[ba-ohs-talk] Art, Culture Enable a Culture of Knowledge
Thanks for drawing attention to an error in my letter on 020209, which said that
"...intelligence does guarantee success," since this was intended to say that
"intelligence does not guarantee success," but merely increases the chances of
success, since, as you know, variables that impact life exceed the capacity of
any one faculty from guaranteeing anything, under the general rule there are no
guarantees in human enterprise. (02)
I was a little surprised there is not more support from this venue to report
experience showing Alex's objective to manage subjects that arise in daily life,
sometimes described as "ontology," is supported by SDS, which you observed on
...and that no other system does this, as pointed out in the meeting at SRI on
000324 where Lee Iverson reported research showing other KM efforts have all
Recently, on 011208 Jack Park was upset by the prospect that SDS is the only
technology that augments intelligence, as explained in POIMS, noting suspicions
that there are other technologies that do this, but failed to name one.... (07)
How many years of looking at web pages, attending seminars and sending emails
does it take to sink in that moving beyond IT requires a particular design that
is only supported by SDS, and so if we want to strengthen intelligence to avoid
future catastrophe that occurred on 010911, and which further collapsed Enron,
as seen by the Power's report, reviewed on 020204.... (09)
...and which has further collapsed the wider economy, also, reported on
...then we have bite the bullet that Eric Armstrong cited on 010916 and use an
interface we don't like in order to get the intelligence we need to move ahead? (013)
There seems to be a hope that someday someone will stumble onto a web site that
has a Windows program with a button to click for KM or "Intelligence" that will
make everything better. Art and culture, which in the end guide technology, do
not work that way. Art and culture are evolutionary processes of continual
learning and struggle toward perfection. My sense is that we have to build on
what works, rather than refuse to make any effort to perform KM until an entire
capability is presented full blown. (014)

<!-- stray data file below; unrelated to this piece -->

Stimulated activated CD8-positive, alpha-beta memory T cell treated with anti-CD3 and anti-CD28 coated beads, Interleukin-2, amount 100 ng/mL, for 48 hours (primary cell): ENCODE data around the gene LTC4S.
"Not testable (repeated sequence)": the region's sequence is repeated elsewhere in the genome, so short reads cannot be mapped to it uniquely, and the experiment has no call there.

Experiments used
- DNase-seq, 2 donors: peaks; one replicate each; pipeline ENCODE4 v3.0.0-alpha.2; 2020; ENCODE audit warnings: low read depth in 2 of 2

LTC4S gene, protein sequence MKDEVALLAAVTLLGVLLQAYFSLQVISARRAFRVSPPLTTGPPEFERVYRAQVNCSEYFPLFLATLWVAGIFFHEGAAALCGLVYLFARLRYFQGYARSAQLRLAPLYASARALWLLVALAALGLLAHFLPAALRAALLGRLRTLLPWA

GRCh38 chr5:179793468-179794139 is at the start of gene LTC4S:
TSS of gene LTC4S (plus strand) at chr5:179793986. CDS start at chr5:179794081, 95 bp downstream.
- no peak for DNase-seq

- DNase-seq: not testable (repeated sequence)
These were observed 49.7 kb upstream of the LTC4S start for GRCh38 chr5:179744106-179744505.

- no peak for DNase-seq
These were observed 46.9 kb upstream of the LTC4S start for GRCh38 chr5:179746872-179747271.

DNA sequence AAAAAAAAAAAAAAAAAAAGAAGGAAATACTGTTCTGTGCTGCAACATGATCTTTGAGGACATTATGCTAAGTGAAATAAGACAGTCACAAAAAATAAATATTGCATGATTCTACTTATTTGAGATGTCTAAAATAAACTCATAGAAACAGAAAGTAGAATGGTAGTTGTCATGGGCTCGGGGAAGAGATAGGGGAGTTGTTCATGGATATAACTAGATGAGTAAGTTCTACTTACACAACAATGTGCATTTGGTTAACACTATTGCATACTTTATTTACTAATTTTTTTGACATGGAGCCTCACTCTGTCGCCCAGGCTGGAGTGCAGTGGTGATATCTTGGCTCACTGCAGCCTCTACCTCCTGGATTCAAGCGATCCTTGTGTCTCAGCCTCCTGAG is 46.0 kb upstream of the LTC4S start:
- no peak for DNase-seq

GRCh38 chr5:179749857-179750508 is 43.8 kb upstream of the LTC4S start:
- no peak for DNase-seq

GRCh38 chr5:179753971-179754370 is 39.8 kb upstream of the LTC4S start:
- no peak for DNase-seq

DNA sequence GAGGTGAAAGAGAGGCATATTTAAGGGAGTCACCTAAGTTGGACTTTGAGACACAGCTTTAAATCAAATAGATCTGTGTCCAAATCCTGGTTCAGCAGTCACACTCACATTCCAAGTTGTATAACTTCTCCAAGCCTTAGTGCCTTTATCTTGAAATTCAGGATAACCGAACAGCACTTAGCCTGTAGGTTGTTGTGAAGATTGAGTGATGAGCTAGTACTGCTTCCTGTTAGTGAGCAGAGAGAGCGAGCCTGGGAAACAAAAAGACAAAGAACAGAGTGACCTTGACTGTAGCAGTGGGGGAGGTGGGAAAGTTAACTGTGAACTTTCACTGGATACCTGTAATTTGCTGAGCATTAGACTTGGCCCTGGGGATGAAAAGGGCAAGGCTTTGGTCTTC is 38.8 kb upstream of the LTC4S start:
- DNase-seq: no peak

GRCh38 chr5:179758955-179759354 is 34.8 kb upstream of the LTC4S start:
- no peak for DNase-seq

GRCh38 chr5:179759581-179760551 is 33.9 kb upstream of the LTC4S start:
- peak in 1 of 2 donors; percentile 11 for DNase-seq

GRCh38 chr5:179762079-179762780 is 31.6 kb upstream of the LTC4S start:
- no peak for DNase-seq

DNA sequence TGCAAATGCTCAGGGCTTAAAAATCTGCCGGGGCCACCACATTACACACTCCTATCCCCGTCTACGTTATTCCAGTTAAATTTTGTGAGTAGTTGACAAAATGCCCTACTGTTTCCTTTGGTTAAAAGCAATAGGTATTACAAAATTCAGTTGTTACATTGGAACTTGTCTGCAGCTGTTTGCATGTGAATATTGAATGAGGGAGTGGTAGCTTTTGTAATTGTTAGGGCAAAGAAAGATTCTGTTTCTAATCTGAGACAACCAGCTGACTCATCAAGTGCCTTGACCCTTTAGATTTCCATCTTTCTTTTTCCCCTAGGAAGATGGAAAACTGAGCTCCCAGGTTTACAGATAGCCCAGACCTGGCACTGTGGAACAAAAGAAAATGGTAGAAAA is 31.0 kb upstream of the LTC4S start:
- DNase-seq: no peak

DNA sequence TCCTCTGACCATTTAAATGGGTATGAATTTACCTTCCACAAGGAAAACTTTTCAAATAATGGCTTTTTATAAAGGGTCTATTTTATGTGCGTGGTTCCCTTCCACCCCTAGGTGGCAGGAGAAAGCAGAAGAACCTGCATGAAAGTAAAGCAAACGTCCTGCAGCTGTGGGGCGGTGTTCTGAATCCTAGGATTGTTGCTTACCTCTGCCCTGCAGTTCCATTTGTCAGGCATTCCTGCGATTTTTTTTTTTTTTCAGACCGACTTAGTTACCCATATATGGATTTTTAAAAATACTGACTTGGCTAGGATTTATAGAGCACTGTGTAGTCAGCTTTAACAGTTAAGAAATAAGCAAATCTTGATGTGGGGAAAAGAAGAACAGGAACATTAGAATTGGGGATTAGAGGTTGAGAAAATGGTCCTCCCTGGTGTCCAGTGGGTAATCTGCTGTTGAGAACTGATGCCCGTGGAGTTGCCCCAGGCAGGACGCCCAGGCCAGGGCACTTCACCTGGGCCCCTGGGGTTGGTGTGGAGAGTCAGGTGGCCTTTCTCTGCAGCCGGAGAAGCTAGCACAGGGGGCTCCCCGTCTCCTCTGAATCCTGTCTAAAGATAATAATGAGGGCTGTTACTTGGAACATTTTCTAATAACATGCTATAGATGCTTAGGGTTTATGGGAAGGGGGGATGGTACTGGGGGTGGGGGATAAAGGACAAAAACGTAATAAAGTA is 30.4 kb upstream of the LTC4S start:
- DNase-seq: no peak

Just musing. (015)
Thanks again for feedback, which is another critical dimension of intelligence
that refines accuracy of the record. (016)
Thanks too, for carrying the fight on the Fleabyte front, which has a lot to
contribute by demonstrating the viability for the next generation of journalism
to enable a culture of knowledge, along with Jack's work on Nexist. (017)
Just to remind, Fleabyte can be a more vital force by providing links to
relevant articles you publish that provide evidence to support analysis
submitted through email, using links to specific locations, rather than to an
entire article. (018)
Henry K van Eyken wrote:
> Right you are. Like to make a few comments, though.
> Rod Welch wrote:
> > Working intelligently requires technology to create and maintain organizational
> > memory with organic structures that convert information into knowledge. As you
> > point out, a taxonomy, or ontology, of subjects is needed, which is more art
> > than science, leading to the proposition that moving civilization beyond
> > information technology requires a culture of knowledge that synthesizes art and
> > science.
> Not quibble, but I prefer to see your notion of conversion from information to
> knowledge in a slightly different way: a lifelong process of upgrading from
> publicly available and personal data to personal insights, the neural fallability
> of the process and knowledge base being minimized by (continually improving)
> digital augmentation. I believe that my way of looking at this arises in part from